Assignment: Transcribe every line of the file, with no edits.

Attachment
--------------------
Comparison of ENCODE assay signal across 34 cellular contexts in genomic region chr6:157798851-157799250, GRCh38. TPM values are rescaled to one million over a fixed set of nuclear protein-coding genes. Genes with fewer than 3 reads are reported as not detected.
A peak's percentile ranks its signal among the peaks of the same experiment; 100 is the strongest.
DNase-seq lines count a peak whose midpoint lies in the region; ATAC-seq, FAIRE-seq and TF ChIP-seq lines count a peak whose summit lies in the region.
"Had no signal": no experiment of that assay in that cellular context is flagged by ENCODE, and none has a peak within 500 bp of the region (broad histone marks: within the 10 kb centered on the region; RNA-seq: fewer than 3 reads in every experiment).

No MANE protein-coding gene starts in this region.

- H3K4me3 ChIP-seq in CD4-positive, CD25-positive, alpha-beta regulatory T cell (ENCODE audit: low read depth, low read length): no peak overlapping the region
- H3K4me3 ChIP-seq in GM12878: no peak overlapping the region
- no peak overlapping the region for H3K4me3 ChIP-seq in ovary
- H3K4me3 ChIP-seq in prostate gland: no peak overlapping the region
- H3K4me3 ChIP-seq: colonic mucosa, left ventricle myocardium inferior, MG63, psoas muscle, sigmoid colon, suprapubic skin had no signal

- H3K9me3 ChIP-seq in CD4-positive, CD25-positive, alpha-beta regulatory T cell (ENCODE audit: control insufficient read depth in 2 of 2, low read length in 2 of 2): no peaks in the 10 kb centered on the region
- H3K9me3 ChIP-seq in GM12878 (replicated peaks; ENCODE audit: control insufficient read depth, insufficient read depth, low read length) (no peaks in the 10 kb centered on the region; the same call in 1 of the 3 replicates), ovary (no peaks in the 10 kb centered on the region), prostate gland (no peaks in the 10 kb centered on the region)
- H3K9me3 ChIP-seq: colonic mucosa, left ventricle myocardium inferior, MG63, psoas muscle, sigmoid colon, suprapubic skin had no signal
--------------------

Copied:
Comparison of ENCODE assay signal across 34 cellular contexts in genomic region chr6:157798851-157799250, GRCh38. TPM values are rescaled to one million over a fixed set of nuclear protein-coding genes. Genes with fewer than 3 reads are reported as not detected.
A peak's percentile ranks its signal among the peaks of the same experiment; 100 is the strongest.
DNase-seq lines count a peak whose midpoint lies in the region; ATAC-seq, FAIRE-seq and TF ChIP-seq lines count a peak whose summit lies in the region.
"Had no signal": no experiment of that assay in that cellular context is flagged by ENCODE, and none has a peak within 500 bp of the region (broad histone marks: within the 10 kb centered on the region; RNA-seq: fewer than 3 reads in every experiment).

No MANE protein-coding gene starts in this region.

- H3K4me3 ChIP-seq in CD4-positive, CD25-positive, alpha-beta regulatory T cell (ENCODE audit: low read depth, low read length): no peak overlapping the region
- H3K4me3 ChIP-seq in GM12878: no peak overlapping the region
- no peak overlapping the region for H3K4me3 ChIP-seq in ovary
- H3K4me3 ChIP-seq in prostate gland: no peak overlapping the region
- H3K4me3 ChIP-seq: colonic mucosa, left ventricle myocardium inferior, MG63, psoas muscle, sigmoid colon, suprapubic skin had no signal

- H3K9me3 ChIP-seq in CD4-positive, CD25-positive, alpha-beta regulatory T cell (ENCODE audit: control insufficient read depth in 2 of 2, low read length in 2 of 2): no peaks in the 10 kb centered on the region
- H3K9me3 ChIP-seq in GM12878 (replicated peaks; ENCODE audit: control insufficient read depth, insufficient read depth, low read length) (no peaks in the 10 kb centered on the region; the same call in 1 of the 3 replicates), ovary (no peaks in the 10 kb centered on the region), prostate gland (no peaks in the 10 kb centered on the region)
- H3K9me3 ChIP-seq: colonic mucosa, left ventricle myocardium inferior, MG63, psoas muscle, sigmoid colon, suprapubic skin had no signal